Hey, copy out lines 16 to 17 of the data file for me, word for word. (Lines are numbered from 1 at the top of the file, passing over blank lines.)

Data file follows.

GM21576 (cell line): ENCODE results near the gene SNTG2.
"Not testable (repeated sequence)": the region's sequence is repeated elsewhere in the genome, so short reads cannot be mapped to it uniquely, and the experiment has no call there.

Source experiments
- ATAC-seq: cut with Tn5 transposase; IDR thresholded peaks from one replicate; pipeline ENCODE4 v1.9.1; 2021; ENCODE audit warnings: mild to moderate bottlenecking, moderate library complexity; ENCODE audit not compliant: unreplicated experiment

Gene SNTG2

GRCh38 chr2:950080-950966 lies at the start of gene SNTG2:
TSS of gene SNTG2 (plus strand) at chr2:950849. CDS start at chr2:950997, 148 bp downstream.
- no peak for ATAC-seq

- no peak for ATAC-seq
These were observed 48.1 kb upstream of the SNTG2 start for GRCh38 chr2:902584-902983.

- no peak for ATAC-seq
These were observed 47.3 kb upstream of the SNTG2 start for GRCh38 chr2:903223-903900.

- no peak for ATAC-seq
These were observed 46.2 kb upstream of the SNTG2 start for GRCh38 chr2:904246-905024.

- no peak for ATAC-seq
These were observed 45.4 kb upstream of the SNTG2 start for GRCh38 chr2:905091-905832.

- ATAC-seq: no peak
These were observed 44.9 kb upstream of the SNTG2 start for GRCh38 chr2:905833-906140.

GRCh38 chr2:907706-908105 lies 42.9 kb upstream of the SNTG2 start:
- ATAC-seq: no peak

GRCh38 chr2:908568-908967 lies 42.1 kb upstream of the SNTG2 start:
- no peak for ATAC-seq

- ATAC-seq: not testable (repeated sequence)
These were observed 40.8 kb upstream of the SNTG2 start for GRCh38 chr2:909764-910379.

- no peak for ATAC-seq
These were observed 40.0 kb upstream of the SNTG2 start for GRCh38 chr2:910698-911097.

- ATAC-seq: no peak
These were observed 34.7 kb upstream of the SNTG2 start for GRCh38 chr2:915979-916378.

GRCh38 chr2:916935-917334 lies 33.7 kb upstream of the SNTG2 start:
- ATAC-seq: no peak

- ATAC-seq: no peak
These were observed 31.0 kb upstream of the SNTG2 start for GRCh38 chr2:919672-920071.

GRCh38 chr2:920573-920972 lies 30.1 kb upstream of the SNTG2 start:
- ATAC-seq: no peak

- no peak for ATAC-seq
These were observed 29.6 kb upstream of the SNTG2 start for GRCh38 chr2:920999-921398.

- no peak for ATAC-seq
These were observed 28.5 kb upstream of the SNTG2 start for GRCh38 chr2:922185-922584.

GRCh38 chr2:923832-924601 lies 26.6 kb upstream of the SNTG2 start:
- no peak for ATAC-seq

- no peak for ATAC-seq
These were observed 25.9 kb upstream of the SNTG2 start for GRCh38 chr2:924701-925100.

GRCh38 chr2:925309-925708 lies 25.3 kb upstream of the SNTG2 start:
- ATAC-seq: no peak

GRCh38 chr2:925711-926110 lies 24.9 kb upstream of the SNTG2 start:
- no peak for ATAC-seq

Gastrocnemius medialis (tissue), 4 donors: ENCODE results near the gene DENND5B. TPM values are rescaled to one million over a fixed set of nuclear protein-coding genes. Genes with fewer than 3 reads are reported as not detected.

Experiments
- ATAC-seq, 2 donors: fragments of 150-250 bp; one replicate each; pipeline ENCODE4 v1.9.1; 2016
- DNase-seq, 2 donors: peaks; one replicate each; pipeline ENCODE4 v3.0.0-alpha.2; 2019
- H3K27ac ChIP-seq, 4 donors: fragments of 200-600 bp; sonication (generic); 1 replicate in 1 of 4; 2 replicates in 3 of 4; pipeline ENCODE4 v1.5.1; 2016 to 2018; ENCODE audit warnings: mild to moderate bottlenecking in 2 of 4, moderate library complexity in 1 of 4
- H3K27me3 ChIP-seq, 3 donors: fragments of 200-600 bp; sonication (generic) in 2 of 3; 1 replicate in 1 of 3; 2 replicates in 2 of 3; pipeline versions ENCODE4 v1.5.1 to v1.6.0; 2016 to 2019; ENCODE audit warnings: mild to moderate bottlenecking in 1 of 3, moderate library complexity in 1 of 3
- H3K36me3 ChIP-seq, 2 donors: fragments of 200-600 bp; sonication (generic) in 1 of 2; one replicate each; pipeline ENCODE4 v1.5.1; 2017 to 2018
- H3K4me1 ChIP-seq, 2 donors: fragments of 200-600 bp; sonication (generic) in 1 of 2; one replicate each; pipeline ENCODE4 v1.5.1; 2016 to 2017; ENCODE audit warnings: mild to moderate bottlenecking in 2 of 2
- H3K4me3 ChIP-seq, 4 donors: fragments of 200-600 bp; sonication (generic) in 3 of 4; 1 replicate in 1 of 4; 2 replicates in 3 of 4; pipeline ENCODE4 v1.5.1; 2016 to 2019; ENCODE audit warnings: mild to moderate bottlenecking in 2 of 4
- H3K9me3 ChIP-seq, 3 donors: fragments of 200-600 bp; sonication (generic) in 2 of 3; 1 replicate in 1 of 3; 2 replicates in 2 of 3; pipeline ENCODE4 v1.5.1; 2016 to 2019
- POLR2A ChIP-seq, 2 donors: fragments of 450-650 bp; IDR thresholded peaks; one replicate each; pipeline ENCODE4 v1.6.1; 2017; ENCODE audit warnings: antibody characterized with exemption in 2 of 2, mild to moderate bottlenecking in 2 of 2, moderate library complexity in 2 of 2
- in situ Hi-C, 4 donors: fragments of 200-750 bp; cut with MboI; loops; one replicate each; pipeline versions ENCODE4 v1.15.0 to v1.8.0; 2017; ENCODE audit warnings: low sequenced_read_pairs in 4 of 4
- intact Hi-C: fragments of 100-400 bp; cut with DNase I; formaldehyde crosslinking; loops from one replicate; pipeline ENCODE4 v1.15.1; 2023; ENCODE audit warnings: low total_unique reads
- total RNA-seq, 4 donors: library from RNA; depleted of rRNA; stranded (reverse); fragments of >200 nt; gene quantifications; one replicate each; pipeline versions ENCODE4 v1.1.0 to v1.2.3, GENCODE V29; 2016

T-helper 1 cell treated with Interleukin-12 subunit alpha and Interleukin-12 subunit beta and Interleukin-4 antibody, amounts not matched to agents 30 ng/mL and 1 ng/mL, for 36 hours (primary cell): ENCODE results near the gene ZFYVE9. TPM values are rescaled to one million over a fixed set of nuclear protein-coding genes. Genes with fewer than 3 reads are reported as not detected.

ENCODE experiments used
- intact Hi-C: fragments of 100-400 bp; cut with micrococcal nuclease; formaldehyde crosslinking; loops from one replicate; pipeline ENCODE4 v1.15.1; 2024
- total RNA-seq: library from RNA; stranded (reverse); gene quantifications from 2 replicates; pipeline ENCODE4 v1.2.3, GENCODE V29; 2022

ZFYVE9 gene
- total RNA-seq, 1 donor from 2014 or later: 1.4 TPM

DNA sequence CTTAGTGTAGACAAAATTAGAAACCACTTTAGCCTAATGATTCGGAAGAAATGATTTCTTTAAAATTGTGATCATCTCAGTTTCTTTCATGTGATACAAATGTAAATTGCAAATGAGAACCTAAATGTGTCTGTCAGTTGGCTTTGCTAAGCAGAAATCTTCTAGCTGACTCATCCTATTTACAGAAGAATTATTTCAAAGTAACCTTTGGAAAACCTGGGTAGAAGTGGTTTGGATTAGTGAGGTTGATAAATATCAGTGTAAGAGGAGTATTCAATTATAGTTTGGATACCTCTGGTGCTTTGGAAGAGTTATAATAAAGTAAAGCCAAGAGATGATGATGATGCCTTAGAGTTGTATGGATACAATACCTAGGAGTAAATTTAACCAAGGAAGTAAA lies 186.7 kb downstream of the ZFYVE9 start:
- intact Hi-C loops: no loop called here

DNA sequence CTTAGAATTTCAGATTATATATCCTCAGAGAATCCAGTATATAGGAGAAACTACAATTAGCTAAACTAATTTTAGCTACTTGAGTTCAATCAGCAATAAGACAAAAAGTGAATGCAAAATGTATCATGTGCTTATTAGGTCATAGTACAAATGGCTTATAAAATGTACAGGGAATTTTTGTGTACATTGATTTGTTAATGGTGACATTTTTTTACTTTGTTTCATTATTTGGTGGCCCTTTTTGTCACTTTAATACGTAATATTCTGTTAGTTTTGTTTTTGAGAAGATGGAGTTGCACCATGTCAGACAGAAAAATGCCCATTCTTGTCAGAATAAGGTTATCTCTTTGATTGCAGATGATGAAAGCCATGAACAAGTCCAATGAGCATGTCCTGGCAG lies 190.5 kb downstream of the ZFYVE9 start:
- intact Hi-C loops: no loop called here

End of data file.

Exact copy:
These were observed 45.4 kb upstream of the SNTG2 start for GRCh38 chr2:905091-905832.

- ATAC-seq: no peak